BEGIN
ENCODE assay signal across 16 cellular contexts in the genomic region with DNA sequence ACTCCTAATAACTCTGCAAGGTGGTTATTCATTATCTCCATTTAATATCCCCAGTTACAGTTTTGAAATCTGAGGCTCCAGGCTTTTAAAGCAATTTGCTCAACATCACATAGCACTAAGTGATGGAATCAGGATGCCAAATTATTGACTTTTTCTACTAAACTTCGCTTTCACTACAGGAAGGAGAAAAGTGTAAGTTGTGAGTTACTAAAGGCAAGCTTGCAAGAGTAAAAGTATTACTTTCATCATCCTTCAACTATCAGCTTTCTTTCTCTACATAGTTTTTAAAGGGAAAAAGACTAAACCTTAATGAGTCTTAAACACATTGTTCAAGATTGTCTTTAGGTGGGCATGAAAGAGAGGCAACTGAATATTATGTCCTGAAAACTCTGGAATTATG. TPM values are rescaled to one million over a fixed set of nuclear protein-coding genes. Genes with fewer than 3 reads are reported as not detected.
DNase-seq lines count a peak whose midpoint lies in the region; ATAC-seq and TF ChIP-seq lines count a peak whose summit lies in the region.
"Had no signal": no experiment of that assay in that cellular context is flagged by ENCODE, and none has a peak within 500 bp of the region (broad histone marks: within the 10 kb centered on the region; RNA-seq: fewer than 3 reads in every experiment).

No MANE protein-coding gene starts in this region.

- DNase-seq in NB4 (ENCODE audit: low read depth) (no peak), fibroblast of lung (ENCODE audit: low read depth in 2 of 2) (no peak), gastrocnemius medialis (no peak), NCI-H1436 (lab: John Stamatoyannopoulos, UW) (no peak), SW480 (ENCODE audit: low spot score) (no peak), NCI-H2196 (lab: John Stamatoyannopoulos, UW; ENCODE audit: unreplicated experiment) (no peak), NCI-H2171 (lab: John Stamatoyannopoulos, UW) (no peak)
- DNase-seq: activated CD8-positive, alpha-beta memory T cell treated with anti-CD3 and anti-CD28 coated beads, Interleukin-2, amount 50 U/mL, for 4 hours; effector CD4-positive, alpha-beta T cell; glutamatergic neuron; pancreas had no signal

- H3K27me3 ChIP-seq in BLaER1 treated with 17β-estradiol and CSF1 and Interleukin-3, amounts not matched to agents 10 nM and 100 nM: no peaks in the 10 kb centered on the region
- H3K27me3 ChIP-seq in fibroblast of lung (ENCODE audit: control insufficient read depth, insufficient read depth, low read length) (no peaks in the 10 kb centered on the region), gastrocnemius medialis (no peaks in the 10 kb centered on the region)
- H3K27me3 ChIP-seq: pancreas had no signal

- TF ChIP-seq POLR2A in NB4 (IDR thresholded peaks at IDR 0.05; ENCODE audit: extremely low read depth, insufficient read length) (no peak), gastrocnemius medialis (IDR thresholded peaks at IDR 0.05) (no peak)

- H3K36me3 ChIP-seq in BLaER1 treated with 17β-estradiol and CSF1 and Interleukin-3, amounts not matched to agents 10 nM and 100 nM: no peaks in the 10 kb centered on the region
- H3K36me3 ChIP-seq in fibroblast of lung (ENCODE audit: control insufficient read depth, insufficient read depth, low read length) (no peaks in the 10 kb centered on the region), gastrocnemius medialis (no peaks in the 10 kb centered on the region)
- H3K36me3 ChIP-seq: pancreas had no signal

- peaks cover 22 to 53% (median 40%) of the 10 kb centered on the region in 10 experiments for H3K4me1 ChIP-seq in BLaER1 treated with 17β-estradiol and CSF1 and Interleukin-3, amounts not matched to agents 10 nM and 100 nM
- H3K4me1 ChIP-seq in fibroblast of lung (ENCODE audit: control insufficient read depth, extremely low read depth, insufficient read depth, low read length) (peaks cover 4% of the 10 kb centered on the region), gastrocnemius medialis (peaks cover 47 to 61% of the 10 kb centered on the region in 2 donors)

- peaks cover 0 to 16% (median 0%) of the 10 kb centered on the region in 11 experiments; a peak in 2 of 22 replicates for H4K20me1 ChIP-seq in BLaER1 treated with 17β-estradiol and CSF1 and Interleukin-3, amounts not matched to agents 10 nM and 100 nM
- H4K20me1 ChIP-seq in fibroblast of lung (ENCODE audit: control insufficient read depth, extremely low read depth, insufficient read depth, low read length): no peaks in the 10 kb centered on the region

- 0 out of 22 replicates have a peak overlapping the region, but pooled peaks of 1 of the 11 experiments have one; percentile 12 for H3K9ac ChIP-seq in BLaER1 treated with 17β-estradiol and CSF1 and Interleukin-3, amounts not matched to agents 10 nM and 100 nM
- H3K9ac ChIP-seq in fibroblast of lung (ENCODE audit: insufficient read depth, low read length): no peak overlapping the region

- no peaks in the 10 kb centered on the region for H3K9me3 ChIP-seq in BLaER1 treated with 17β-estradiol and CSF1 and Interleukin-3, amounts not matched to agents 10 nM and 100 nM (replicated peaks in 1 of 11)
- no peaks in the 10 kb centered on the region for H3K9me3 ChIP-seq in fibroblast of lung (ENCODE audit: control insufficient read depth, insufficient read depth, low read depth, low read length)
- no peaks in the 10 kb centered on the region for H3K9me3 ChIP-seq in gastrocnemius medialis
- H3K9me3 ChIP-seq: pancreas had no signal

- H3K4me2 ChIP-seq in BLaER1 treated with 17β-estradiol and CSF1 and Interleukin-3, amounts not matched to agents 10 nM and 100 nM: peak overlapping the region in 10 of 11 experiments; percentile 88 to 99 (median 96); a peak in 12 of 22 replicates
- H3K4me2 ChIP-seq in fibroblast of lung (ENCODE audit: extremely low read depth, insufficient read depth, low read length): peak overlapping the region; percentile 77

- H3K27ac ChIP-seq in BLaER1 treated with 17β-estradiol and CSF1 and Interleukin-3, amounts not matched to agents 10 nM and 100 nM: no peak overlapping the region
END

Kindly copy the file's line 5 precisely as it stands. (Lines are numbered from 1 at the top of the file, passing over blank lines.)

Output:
- DNase-seq in NB4 (ENCODE audit: low read depth) (no peak), fibroblast of lung (ENCODE audit: low read depth in 2 of 2) (no peak), gastrocnemius medialis (no peak), NCI-H1436 (lab: John Stamatoyannopoulos, UW) (no peak), SW480 (ENCODE audit: low spot score) (no peak), NCI-H2196 (lab: John Stamatoyannopoulos, UW; ENCODE audit: unreplicated experiment) (no peak), NCI-H2171 (lab: John Stamatoyannopoulos, UW) (no peak)